Meanwhile, if the extremists are going to such lengths to disrupt the peace-process, I am sure that it must be on the right track!


Sidhusaaheb said...

With you on this. Your last para needs attention of every one.
Shirazi | Homepage | 02.21.07 – 4:32 pm | #


I too had a feeling that if security is thorough it might have been possible to avoid this.
Mridula | Homepage | 02.21.07 – 5:00 pm | #


@Shirazi Sa’ab: The governments on both sides do seem to understand this. I hope the people will, too.

@Mridula: You’re absolutely right!
Sidhusaaheb | Homepage | 02.22.07 – 6:55 am | #


Division of the country in the first place was a big mistake. People on both sides have paid the price, are paying the price now and will keep paying in the time to come.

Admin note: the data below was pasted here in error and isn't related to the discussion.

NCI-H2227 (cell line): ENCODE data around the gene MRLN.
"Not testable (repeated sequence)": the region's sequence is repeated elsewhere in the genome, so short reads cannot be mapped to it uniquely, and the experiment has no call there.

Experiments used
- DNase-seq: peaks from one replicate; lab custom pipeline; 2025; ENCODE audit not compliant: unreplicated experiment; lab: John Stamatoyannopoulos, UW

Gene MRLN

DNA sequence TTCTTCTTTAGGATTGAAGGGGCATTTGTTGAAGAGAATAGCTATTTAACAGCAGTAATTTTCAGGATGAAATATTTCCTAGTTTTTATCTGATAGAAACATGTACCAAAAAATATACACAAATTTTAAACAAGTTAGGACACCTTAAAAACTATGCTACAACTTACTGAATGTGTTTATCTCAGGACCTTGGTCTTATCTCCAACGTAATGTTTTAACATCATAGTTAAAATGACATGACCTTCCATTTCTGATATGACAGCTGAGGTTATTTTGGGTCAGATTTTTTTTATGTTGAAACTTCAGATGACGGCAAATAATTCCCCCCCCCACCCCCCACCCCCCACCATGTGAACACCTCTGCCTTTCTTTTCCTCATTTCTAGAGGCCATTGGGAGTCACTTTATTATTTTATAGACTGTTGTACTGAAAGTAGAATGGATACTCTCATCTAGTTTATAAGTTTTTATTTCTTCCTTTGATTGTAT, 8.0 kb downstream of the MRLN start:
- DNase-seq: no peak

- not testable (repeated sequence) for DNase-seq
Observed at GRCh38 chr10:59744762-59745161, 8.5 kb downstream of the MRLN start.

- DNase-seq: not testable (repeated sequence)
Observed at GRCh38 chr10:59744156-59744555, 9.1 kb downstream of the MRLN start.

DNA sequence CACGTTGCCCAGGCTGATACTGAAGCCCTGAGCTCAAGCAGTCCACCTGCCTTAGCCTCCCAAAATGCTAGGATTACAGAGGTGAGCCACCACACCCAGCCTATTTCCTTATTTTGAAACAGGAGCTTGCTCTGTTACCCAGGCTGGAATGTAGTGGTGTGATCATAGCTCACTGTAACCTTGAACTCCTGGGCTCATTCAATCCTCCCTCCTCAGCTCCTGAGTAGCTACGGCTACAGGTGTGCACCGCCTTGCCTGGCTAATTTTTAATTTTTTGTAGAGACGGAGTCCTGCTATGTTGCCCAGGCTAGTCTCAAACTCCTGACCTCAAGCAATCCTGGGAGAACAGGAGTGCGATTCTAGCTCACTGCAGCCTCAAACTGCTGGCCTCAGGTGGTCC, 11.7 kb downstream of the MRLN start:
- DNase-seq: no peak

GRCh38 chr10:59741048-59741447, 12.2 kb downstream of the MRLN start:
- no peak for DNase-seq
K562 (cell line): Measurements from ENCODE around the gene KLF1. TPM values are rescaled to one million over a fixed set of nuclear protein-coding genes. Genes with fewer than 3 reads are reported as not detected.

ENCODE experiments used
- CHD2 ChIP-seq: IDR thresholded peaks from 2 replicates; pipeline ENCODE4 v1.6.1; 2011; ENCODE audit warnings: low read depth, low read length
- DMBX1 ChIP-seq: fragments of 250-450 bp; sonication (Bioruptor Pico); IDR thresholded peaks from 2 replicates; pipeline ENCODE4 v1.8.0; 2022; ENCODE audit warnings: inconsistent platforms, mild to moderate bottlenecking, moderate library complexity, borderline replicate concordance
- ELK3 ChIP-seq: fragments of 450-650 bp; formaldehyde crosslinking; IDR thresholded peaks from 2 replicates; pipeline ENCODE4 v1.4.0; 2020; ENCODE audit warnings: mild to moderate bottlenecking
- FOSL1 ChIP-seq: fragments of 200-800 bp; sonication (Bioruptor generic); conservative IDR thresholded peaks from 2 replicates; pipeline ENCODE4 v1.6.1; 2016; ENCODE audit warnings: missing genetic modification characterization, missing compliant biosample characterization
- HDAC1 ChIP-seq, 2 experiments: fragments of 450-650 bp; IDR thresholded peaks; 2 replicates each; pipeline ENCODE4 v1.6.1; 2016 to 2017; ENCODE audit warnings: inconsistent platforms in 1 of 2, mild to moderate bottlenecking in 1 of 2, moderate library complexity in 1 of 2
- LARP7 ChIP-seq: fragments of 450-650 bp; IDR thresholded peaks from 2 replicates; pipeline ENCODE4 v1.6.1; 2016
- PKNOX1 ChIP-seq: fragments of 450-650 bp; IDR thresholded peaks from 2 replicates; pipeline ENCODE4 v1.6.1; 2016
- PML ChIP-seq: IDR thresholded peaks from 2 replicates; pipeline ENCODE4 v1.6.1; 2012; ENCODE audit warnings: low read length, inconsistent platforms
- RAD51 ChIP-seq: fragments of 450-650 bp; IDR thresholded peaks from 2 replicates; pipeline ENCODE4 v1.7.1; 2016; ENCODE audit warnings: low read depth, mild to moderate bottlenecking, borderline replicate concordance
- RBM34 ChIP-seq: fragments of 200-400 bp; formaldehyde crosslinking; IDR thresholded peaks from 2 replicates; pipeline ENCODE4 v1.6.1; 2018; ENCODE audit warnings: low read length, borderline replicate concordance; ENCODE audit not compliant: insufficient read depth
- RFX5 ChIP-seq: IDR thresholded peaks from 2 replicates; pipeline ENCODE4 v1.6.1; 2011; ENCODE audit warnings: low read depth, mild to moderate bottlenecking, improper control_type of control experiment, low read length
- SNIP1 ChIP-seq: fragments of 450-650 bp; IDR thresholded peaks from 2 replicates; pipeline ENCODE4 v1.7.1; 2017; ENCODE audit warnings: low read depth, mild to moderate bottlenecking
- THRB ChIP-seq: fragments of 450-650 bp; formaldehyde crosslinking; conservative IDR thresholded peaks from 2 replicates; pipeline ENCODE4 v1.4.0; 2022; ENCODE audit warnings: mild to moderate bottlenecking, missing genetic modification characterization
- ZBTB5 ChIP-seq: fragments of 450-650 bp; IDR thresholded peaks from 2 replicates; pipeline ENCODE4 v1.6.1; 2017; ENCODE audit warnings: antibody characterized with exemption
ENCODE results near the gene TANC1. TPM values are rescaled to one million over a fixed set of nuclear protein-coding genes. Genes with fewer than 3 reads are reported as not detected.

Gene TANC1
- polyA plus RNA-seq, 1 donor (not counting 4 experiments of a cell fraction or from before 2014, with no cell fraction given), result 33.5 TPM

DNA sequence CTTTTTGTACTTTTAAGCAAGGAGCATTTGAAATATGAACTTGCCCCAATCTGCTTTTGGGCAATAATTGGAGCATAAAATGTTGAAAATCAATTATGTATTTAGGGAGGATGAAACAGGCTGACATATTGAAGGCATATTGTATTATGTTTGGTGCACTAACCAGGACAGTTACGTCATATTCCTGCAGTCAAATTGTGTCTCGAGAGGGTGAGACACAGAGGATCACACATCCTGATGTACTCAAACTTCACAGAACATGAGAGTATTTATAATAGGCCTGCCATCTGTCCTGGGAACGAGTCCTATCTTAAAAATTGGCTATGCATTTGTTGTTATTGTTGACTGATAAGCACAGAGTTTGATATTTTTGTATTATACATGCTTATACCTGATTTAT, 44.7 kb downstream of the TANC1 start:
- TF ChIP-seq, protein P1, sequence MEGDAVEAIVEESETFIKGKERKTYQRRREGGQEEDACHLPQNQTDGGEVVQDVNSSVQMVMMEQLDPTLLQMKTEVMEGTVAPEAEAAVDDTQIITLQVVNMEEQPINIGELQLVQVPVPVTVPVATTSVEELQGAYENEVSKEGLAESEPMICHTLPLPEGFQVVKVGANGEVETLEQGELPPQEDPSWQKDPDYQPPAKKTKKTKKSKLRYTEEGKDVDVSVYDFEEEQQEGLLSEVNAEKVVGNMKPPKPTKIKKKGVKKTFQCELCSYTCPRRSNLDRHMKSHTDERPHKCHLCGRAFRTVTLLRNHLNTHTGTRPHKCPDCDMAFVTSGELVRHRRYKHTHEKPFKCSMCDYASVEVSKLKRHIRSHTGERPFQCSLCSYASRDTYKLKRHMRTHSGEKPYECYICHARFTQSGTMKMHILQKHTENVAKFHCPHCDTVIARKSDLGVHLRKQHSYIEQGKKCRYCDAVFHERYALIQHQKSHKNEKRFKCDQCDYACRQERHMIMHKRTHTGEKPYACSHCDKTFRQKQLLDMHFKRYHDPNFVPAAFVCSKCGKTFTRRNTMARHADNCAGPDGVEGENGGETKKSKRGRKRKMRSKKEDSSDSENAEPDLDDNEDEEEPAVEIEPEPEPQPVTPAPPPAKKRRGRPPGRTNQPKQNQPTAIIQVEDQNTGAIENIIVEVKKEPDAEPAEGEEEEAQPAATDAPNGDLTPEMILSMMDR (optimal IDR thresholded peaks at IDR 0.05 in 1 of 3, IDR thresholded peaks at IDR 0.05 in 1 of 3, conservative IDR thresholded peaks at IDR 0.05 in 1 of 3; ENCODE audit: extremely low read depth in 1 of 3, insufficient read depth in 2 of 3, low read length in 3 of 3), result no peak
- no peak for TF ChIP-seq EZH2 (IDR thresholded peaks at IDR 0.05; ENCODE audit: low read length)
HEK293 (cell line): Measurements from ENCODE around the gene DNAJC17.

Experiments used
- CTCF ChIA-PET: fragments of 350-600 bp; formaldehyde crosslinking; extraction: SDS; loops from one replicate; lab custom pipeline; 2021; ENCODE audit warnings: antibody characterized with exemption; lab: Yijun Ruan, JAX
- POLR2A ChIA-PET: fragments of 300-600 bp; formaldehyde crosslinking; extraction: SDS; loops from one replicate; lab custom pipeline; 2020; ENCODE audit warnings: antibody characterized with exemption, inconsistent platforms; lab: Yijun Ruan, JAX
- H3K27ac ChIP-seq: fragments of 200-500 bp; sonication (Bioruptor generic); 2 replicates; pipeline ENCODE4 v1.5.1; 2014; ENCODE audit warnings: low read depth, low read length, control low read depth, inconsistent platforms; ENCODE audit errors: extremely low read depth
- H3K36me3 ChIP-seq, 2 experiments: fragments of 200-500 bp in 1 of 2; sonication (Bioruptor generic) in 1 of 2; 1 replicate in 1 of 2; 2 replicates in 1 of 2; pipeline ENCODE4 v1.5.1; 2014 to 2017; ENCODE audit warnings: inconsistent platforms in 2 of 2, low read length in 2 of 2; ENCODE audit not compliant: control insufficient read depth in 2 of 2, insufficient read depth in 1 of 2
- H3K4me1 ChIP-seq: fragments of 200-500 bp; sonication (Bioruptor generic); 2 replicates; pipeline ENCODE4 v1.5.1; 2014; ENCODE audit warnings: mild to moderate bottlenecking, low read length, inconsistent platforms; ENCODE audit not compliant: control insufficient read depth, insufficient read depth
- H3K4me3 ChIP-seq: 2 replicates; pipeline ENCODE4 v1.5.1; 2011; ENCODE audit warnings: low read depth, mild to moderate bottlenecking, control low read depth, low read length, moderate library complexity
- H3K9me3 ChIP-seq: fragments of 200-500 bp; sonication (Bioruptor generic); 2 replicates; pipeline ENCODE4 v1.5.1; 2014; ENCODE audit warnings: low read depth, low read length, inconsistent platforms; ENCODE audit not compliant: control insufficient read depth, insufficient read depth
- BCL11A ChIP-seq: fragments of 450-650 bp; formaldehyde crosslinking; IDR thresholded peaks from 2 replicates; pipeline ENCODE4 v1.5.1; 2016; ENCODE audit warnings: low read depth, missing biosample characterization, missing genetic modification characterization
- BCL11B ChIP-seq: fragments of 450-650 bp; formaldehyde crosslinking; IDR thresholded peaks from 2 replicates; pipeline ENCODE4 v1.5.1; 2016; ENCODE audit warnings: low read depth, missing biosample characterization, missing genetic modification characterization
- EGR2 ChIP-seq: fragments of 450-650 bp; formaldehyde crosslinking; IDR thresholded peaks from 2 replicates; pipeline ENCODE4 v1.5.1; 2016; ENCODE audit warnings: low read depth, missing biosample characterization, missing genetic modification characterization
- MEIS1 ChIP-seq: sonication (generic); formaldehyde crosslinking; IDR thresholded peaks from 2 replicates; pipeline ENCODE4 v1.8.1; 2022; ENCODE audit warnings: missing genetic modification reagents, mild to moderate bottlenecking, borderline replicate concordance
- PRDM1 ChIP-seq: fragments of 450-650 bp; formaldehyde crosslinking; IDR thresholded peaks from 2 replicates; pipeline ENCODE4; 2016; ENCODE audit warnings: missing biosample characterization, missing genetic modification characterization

Sifar | Homepage | 02.23.07 – 11:28 am | #


Whether it was a good decision or bad, the division is a reality and has been so for the past 60 years.

As independent countries and neighbours, I am sure that India and Pakistan can not only live in peace, but also have close economic, social and cultural ties.

The point here is that the two countries seem to be making sincere attempts at improving their relations and those who do not wish that to happen are doing all they can, perpetrating violence included, in order to throw a spanner in the works.

Peace and friendship shall triumph in the end, I hope!
Sidhusaaheb | Homepage | 02.23.07 – 1:11 pm | #


I absolutely agree with you, Shirazi!
Ra. | Homepage | 02.23.07 – 4:04 pm | #


Ya, I once went to the station where samjhauta express was leaving and it was very dirty and smelling bad. It crowded with people seeing each other off and sniffer dogs were roaming about smelling for rdx!
Cyberkitty | Homepage | 02.24.07 – 2:33 pm | #

Sidhusaaheb said...